The Solicitor-General, for the United States.
Mr. J. G. Kimball, contra.
We agree with the Court of Claims in the opinion that the act of Congress of July 20, 1868, c. 186, §§ 73, 74, was not intended to change the rule prescribed by the act of July 13, 1866, c. 184, § 24, 14 Stat. 153, as amended by the act of March 2, 1867, id. 473, for the allowance of commissions to collectors of internal revenue upon taxes collected by them for articles removed from one district to a bonded warehouse in another district. The purposes of the act were distinct.
The act of June 30, 1864, as amended by the ninth section of the act of July 13, 1866, enacted that manufactured tobacco might be removed from the place where manufactured to a bonded warehouse in another collection district without payment of the tax, under certain treasury regulations, and might be withdrawn from the bonded warehouse on payment of the tax, or removed for export to a foreign country without such payment. The warehouses provided were for two purposes,–one for the custody of tobacco designed for export, and the other for custody of tobacco designed either for export or for domestic consumption or sale. Whenever the tobacco was removed for the latter uses, and when, consequently, the tax was paid to the collector of the district in which the warehouse was situated, the proviso inserted by the act of 1866 divided the commissions on the tax between the collector of that district and the collector of the district from which the tobacco had been removed.
Such was the law when the act of 1868 was enacted. That act was plainly intended to throw around the removal of the manufactured tobacco greater security against evasion of payment of the tax upon it than had existed before. In no manner did it attempt to deal with the subject of collectors' commissions. Nor did it relieve collectors from any of the duties incumbent upon them before. We cannot better express our opinion of it than by adopting the language of the Court of Claims:––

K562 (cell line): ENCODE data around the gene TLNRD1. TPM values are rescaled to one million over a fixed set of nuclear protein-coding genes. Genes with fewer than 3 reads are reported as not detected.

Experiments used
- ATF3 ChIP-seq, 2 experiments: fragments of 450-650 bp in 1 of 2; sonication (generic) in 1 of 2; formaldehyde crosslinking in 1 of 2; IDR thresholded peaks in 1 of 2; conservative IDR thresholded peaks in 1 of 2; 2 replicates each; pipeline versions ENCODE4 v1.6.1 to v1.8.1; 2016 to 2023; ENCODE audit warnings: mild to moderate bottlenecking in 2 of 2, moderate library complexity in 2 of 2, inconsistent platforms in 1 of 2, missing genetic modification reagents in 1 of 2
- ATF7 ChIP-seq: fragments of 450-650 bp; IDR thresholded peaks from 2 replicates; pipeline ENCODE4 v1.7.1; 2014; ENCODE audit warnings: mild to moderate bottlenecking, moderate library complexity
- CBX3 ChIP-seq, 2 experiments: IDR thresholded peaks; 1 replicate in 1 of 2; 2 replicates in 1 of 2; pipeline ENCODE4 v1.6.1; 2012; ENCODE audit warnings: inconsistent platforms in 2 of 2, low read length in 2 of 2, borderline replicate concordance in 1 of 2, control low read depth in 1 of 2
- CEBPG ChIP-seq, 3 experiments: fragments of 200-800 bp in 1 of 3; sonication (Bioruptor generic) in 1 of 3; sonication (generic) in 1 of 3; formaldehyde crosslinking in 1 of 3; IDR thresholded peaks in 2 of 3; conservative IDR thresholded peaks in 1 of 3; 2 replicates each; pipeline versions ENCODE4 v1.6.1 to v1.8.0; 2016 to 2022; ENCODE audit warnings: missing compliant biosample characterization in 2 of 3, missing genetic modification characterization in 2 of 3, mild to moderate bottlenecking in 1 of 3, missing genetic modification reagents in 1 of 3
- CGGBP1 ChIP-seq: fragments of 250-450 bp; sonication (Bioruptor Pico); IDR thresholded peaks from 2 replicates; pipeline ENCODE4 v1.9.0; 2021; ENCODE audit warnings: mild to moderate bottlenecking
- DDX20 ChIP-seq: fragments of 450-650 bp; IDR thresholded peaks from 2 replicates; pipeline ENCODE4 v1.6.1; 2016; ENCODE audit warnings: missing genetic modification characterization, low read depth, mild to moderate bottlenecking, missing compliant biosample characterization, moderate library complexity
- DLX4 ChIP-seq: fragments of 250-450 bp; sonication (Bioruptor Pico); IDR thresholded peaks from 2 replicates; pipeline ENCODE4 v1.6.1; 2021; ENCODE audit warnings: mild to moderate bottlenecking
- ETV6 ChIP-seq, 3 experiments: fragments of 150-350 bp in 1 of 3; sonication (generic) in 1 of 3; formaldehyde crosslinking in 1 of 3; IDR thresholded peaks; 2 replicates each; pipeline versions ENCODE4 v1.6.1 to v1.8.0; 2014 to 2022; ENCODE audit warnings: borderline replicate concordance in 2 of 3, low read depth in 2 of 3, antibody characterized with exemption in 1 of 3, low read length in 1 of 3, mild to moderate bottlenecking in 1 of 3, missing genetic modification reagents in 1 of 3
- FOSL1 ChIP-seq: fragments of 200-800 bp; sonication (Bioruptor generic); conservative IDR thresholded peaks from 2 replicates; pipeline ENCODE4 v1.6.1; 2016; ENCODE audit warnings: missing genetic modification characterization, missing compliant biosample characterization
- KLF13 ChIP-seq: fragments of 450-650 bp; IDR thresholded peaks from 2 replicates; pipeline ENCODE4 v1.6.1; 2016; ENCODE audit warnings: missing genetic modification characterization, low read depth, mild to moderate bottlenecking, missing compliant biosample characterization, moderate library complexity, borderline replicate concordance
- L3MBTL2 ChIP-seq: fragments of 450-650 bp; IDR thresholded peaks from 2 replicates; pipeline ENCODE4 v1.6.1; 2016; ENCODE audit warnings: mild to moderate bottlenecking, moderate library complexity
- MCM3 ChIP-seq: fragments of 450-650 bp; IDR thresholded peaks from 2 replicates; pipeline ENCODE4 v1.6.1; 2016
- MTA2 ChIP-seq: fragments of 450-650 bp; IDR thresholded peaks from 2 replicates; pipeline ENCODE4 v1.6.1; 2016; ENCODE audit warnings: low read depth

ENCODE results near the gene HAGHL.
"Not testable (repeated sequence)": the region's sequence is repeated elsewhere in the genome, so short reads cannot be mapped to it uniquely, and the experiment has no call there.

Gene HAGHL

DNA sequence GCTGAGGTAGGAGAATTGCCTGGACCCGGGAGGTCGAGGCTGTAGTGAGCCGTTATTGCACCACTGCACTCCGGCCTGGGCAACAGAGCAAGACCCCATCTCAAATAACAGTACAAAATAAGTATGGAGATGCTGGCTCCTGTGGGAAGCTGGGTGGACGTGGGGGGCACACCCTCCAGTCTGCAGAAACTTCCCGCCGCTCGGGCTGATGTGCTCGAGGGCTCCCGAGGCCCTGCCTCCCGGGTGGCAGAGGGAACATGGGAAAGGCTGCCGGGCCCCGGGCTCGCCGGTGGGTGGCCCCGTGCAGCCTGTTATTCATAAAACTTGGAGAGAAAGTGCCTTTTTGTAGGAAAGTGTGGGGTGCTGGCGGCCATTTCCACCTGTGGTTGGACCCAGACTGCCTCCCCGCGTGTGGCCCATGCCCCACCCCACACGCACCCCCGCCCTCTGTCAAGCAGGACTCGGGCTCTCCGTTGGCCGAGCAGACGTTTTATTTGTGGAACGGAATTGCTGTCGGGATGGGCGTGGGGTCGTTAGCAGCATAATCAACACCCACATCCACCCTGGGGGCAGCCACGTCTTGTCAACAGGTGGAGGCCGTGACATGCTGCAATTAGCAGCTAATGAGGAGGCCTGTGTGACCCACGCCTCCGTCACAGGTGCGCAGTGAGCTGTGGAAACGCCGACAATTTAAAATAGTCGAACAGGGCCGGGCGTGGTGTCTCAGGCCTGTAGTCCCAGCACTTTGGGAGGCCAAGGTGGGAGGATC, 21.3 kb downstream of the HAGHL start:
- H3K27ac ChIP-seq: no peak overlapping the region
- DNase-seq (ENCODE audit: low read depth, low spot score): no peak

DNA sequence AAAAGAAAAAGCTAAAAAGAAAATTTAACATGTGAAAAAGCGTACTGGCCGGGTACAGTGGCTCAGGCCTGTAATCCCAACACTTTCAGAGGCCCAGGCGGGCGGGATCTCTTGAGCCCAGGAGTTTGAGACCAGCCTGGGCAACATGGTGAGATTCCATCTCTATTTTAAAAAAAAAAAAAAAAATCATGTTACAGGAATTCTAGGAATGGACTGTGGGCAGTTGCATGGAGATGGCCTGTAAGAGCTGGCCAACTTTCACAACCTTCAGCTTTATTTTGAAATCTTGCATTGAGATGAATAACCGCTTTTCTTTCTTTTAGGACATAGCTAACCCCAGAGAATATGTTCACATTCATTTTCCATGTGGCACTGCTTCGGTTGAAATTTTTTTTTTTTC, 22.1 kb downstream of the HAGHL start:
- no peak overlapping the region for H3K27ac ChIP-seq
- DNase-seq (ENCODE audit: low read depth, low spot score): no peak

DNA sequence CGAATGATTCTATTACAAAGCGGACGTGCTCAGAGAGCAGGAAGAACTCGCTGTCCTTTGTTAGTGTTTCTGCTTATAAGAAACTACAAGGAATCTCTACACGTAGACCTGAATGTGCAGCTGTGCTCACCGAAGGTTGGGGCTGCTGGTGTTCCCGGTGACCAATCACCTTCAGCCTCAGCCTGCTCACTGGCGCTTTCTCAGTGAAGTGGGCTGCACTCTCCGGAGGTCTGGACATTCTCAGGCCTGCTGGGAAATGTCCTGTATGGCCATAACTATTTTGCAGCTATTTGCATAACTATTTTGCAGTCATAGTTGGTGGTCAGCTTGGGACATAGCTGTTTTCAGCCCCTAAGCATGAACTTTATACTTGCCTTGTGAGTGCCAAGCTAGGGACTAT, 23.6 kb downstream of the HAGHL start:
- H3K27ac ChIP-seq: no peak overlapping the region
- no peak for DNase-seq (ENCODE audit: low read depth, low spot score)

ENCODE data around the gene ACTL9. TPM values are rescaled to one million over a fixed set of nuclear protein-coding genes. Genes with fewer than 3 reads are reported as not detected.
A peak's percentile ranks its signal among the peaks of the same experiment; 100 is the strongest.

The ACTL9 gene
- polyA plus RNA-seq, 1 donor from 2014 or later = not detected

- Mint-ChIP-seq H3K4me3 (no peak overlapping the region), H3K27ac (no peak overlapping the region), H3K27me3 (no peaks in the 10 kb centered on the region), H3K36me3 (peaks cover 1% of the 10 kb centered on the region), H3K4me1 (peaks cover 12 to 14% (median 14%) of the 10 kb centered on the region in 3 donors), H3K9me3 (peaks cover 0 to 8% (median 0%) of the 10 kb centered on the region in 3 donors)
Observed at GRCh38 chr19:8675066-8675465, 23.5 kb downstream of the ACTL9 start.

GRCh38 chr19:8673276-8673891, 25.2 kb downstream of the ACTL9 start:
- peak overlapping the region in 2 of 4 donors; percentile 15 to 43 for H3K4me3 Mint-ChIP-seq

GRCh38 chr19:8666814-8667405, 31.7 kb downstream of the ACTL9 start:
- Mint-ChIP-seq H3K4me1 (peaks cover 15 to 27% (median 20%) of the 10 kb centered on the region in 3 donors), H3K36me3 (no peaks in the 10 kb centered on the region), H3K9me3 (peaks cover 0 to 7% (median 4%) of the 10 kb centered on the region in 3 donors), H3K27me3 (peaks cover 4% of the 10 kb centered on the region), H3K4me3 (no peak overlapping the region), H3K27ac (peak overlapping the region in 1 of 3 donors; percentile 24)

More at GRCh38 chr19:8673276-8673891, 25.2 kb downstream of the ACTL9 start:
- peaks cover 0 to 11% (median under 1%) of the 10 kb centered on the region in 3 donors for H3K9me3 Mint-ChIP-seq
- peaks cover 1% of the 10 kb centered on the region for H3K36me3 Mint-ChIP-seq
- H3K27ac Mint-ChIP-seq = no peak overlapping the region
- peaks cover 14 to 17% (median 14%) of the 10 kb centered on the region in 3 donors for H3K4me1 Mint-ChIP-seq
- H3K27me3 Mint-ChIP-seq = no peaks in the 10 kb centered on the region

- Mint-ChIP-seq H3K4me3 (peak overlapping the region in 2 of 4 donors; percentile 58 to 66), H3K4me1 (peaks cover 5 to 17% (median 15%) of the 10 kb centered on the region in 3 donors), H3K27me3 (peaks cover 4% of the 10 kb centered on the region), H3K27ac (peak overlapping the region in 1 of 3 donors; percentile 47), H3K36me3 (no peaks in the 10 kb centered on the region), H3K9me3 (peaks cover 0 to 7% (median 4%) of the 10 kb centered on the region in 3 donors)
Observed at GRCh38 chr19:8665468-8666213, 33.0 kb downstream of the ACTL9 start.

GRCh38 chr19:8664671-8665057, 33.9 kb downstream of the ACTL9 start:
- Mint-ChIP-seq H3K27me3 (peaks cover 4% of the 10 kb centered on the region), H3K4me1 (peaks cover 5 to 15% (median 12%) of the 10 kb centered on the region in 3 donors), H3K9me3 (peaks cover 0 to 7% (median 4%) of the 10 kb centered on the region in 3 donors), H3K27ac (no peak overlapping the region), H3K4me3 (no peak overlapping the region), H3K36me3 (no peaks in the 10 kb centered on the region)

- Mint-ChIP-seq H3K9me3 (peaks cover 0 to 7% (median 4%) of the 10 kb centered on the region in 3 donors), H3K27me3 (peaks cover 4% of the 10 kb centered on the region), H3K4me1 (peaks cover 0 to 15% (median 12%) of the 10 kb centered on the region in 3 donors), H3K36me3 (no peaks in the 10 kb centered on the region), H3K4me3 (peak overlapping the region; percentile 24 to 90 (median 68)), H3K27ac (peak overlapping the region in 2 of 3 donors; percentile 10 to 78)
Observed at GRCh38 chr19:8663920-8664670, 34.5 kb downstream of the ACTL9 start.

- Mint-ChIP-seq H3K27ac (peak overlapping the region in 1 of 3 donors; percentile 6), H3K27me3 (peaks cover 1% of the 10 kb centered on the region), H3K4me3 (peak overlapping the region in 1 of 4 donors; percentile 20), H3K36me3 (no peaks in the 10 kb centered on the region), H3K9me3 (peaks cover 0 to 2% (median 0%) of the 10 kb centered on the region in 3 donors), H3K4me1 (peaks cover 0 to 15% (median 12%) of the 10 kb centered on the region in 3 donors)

'The only real changes effected were the substitution of export bonded warehouses for internal bonded warehouses, and requiring the owners of tobacco shipped from the manufactory to the warehouses to affix to each package an engraved stamp, for which he paid to the government through the collector of the shipping district twenty-five cents, and which was to be indicative of the owner's intention to export the package. But, notwithstanding that stamp, the owner was not bound to export the tobacco, but was permitted to withdraw it from bond for consumption on payment of the taxes due thereon, precisely as before.
'And it is upon this narrow construction that the defence in this case rests; that because under the act of 1868 tobacco could be shipped in bond from the manufactory only with a stamp thereon indicative of the intention of the owner to export it, while the language of the proviso of 1866 referred to articles 'shipped in bond to be sold in another district,' therefore the commissions of collectors were to be calculated on a different basis in the two cases, upon taxes collected in like manner upon tobacco shipped in bond from the manufactory and withdrawn for consumption from the bonded warehouse alike under both acts.
'In our opinion, the Fortieth Congress, in passing the act of 1868, c. 186, had no such intention and expressed no such will; and to adopt the construction contended for by the efendants would be to defeat the clearly established policy of Congress in this particular, by giving substantial force to language not material to the subject-matter legislated upon, and by establishing an incidental and accidental change of the law beyond the contemplation of the legislators.'